Mass Repression Order No. 00447 Essay

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This essay will explore an excerpt taken from the mass repression Order No. 00447 (thus known as “Order 447”), which was signed and approved by Nikolai Yezhov (nicknamed “Ezhov” on July 30th, 1937. Order 447 clearly outlines the plans for the mass repressions known later as the Great Terror. Yezhov features prominently in the Great Terror, being appointed by Stalin as head of the Soviet Secret Police (NKVD). Order 447 creates a comprehensive plan of action for punishing anyone deemed an enemy of the state, also showing subordinates and comrades how to classify these elements. The order includes a table based on estimated numbers of insubordinates in various Soviet Republics. Yezhov presents the order as a memorandum, giving unequivocal instructions as the leader of the NKVD. In addition to analyzing the essay in its historical, social, and political context, this essay will also show the significance of Order 447 in understanding the intricacies of Soviet history, policy, and practice. Order 447 also reveals much about the role of Yezhov in particular, showcasing his power and influence in Stalin’s regime.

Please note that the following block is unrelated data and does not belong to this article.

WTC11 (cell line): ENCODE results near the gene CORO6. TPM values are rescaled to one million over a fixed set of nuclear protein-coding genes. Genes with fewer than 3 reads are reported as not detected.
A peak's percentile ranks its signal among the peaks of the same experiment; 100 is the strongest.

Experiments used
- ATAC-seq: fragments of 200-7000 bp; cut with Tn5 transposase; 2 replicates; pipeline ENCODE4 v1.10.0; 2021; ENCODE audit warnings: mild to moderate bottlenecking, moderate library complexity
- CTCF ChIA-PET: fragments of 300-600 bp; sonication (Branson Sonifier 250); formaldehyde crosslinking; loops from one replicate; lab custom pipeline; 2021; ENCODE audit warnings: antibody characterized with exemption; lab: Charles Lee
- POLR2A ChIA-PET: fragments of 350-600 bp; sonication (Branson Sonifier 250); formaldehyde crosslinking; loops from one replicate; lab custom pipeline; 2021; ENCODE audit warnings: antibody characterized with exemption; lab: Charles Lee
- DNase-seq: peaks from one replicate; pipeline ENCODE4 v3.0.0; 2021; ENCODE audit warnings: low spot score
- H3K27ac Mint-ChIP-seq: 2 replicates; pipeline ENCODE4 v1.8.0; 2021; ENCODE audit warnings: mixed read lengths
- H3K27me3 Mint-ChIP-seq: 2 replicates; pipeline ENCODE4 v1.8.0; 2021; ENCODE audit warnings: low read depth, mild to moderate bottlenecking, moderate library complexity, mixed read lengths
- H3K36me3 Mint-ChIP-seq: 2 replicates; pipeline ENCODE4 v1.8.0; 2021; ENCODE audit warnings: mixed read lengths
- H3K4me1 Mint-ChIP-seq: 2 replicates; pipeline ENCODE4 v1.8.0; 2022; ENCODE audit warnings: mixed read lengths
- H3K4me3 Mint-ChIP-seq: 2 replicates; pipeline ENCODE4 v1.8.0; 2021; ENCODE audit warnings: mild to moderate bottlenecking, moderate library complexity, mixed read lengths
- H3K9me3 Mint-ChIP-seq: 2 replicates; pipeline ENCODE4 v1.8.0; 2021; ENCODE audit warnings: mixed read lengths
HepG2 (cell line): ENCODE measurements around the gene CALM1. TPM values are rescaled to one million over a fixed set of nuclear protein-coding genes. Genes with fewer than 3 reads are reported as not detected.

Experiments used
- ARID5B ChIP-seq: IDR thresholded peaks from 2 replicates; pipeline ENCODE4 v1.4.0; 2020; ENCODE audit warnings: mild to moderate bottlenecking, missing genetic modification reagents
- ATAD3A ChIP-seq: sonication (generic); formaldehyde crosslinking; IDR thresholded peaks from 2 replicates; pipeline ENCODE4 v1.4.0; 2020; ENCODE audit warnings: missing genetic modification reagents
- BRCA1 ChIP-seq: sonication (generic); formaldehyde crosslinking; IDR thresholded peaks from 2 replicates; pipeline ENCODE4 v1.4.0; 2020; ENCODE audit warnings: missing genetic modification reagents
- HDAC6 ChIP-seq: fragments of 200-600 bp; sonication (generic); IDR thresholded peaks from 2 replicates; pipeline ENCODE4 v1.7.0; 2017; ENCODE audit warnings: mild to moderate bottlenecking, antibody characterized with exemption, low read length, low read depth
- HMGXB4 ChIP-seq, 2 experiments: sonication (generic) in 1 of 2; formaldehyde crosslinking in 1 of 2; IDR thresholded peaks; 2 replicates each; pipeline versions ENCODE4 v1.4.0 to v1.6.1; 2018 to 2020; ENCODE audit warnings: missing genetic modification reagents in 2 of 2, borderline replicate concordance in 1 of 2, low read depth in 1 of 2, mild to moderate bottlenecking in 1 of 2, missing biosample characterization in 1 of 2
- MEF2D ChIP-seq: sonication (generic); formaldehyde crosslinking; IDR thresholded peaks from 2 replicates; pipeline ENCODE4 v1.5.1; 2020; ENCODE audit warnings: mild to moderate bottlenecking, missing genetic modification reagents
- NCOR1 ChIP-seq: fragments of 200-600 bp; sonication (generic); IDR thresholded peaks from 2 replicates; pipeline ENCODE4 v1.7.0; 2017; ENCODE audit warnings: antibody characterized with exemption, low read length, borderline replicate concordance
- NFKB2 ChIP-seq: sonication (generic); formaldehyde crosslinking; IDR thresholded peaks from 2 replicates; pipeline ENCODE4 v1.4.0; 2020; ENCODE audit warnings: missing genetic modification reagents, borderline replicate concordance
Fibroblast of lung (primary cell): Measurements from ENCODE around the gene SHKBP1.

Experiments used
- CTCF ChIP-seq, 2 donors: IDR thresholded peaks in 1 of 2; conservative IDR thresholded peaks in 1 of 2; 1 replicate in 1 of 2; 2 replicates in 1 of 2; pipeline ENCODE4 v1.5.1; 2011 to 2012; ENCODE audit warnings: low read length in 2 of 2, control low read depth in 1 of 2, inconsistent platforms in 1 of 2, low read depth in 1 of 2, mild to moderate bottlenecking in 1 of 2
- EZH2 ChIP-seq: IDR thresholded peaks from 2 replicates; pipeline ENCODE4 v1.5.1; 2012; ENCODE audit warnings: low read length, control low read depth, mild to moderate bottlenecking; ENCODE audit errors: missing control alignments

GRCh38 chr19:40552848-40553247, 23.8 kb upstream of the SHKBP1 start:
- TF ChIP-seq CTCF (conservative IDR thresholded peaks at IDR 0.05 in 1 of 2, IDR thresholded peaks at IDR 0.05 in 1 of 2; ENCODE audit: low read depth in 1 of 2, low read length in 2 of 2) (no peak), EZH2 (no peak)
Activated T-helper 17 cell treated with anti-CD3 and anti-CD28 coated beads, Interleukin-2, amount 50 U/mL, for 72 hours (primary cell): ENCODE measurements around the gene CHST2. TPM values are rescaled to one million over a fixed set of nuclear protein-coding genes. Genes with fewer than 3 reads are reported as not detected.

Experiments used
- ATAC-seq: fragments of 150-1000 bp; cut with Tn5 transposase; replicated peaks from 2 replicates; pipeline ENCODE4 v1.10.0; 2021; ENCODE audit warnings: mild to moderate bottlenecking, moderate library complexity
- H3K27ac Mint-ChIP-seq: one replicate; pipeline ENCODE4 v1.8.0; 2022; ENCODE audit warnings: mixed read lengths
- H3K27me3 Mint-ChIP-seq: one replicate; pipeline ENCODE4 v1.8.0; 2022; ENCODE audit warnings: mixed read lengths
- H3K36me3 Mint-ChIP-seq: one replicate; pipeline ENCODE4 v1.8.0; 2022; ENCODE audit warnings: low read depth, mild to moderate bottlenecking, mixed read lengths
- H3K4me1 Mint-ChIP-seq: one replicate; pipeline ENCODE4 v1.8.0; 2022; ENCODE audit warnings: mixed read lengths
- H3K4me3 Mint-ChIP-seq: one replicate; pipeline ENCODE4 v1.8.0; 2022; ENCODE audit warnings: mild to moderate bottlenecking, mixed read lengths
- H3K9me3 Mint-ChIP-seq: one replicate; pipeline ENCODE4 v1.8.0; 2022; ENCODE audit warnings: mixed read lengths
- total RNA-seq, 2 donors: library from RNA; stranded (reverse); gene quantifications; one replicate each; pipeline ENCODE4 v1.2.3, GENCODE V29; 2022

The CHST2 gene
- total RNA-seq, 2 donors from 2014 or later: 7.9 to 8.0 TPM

In July of 1937, Nikolai Ezhov issued Operational Order No. 00447. The excerpt from Order 447 starts with the presentation of alleged evidence of “anti-Soviet groupings,” (Ezhov 1). The phrase “anti-Soviet” appears eight times in this brief excerpt from Order 447, and even twice in a single sentence: “It has been established that all these anti-Soviet elements have been the main instigators of all sorts of anti-Soviet crimes and acts of sabotage,” (Ezhov 1). The liberal use of the phrase “anti-Soviet” reveals one of the author’s rhetorical strategies: to justify and motivate the mass repressions, terrors, and killing of anyone who has been branded as a threat to the state. Ezhov insists also that the anti-Soviet elements are “armed,” and thus dangerous, accusing these disparate groups of “crimes and acts of sabotage,” (1). After establishing the presumed necessity of taking immediate action against these threats, Ezhov goes on to outline the NKVD course of action. That course of action entails swift, decisive elimination of the threats, or as Ezhov puts it, “mercilessly to destroy all this band of anti-Soviet elements, to protect the toiling Soviet people from their counter-revolutionary raids, and once and for all, to finish with their subversive work to undermine the foundations of the Soviet state,” (2). Section II of Order 447 offers a dry classification system. First, the author divides the anti-Soviet elements into two “wide” categories (Werth 218). The first category includes the “most hostile” elements, which are ordered “TO BE SHOT,” the use of capital letters being part of the original text (Ezhov 2). The second category are “hostile” but less so, subject to “arrest and imprisonment” for a minimum of eight to ten years depending on the severity of their transgressions (Ezhov 2). Following this terse classification system, which leaves a great deal of discretion to the arresting officials, Ezhov then provides his readers with a sort of census on how many such elements exist in which Soviet Republics or regions.